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Stuart v. Stuart

Supreme Court of Delaware

December 5, 2018

GARY I. STUART, JR., [1] Respondent/Petitioner Below, Appellant,
v.
OLIVIA STUART, Petitioner/Respondent Below, Appellee.

          Submitted: September 21, 2018

          Court Below-Family Court of the State of Delaware, File No. CK15-02155 Petition No. 16-15710

          Before VALIHURA, VAUGHN, and SEITZ, Justices.

          ORDER

          James T. Vaughn, Jr. Justice

         After consideration of the parties' briefs and the record on appeal, it appears to the Court that:

         (1) The appellant, Gary I. Stuart, Jr. ("the Father"), filed this appeal from the Family Court's January 11, 2018 order affirming the Commissioner's September 26, 2017 child support order. We find no error or abuse of discretion in the Family Court's decision. Accordingly, we affirm the Family Court's judgment.

         (2) The appellee, Olivia Stuart ("the Mother") and the Father are the parents of three children, a son born in 2005 and twin daughters born in 2011 (collectively, "the Children"). On May 31, 2016, the Mother filed a petition for child support. After two continuances, the Family Court Commissioner held a hearing on the petition for child support on September 13, 2017. The Mother, who was represented by counsel, and the Father, who was not, testified at the hearing. On September 26, 2017, the Commissioner ordered the Father to pay child support of $2, 000.00 a month, which included a current monthly support obligation of $1, 773.00 and $227.00 a month in arrears.

         (3) On October 4, 2017, the Father filed a request for review of the Family Court Commissioner's order. The Mother argued that the request should be denied. On October 12, 2017, the Father filed an amended request for review. On January 11, 2018, the Family Court entered an order affirming the Commissioner's order. This appeal followed.

         (4) This Court's review of a Family Court decision includes a review of both the law and the facts.[2] Conclusions of law are reviewed de novo.[3] Factual findings will not be disturbed on appeal unless they are clearly erroneous.[4] The Father's arguments on appeal may be summarized as follows: (i) the Family Court erred in attributing more income to him than the $489.00 per month he receives as a 30% disability payment from the Veteran's Administration; (ii) the Family Court misstated the record and was biased against him; (iii) the Family Court failed to take into account his monthly contributions to the Children's college funds, a medical expense of $2, 751.00 that he paid for one of the Children, and amounts of money that he claims the Mother owes him from property division matters; and (iv) the Family Court erred in excluding income the Mother receives from tenants and Booz Allen Hamilton. After careful review of the parties' briefs and the record, we conclude that these arguments are without merit.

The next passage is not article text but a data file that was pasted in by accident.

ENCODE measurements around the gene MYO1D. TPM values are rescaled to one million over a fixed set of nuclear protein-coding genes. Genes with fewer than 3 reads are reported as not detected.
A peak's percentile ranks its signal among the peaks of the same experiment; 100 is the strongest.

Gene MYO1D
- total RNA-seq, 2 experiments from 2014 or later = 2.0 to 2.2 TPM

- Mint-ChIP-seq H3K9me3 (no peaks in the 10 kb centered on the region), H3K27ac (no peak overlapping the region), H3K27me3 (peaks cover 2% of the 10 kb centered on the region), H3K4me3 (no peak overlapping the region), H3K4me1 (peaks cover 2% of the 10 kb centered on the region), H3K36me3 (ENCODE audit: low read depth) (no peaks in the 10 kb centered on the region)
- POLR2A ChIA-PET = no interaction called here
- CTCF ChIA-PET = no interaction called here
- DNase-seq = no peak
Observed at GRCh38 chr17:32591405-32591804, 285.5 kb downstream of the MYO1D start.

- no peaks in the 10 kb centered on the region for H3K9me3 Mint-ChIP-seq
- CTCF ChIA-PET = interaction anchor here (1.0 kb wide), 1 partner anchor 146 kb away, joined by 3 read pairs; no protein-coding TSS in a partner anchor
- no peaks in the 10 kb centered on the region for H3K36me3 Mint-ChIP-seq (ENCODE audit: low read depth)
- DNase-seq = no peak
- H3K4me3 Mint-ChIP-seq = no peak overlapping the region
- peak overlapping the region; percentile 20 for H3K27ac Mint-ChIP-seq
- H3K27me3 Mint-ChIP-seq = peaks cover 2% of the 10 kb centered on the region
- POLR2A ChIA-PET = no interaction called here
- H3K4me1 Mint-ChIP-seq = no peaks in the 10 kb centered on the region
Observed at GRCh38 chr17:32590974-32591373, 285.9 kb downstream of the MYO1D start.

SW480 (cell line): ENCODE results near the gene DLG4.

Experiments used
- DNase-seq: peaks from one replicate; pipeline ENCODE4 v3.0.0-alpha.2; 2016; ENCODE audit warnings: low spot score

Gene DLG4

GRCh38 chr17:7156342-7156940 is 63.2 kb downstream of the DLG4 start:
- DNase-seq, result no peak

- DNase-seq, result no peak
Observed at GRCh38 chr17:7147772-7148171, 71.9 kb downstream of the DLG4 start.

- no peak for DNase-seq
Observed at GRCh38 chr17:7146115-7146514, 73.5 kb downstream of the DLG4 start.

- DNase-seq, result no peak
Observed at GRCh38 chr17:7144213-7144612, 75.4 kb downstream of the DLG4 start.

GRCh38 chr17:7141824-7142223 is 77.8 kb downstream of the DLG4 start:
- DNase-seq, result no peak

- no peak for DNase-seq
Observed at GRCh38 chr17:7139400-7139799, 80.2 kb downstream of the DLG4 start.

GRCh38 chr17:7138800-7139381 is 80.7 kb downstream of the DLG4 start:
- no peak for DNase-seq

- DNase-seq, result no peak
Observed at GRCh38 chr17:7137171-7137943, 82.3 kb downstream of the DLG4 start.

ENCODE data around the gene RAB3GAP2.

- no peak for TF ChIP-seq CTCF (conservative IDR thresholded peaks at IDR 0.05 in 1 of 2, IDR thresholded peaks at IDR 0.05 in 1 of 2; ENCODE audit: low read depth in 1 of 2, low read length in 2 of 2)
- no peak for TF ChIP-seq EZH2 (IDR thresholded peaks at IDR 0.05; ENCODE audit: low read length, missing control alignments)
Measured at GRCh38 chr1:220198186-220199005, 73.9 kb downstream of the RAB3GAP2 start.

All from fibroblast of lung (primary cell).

(5) The Family Court may attribute income to a parent in the calculation of child support.[5] Family Court Rule of Civil Procedure 501(c) provides that:

Unemployment or underemployment either voluntary or due to misconduct or failure to provide sufficient evidence or failure to appear for a hearing or mediation conference may cause income to be attributed. The Court may examine earnings history, employment qualifications and the current job market. The Court may take judicial notice of Department of Labor wage surveys for individual occupations to estimate or corroborate earning capacity.

         The Father was unemployed after he left the Air Force in 2014. Rule 501(g) provides that "[p]arents who suffer a loss of income either voluntarily or due to their own misconduct may have their support obligation calculated based upon reduced earnings after a reasonable period of time if the parent earnestly seeks to achieve maximum income capacity."

         (6) Based on the Father's education (a college degree and a master's in business administration) and his twelve years of Air Force service in the field of medical and health services management, the Family Court Commissioner attributed the Father with income as an entry level health services manager in a civilian position ($33.55 per hour[6] * 40 hours a week * 52 weeks a year or $5, 815.00 per month). This was in addition to the $489.00 that the Father received each month from the Veteran's Administration for his 30% disability status. The Family Court Commissioner determined that the salary for an entry level position was appropriate because the Father had been out of the health services industry for several years and had not worked in the civilian sector. The Family Court accepted the Family Court Commissioner's findings. The Father argues that he should not have been attributed with income as an entry level health services manager. He contends that the Family Court disregarded his efforts to seek other employment, failed to consider how his federal whistleblower complaints made it difficult for him to find work, ignored that he was homeless for a while and had to devote substantial time to litigating his whistleblower complaints and Family Court matters, [7] and was inconsistent in the handling of his mental health.

         (7) We disagree. The Family Court recognized that the Father had made strenuous but unsuccessful efforts to rejoin the Air Force for more than three years. Although the Father testified that he had applied for numerous, unspecified jobs with the federal government, he could not recall that he had sought employment outside of the Air Force or federal government. The Father's testimony reflects that he was primarily focused on rejoining the Air Force. The Family Court did not err in concluding that the Father's ...


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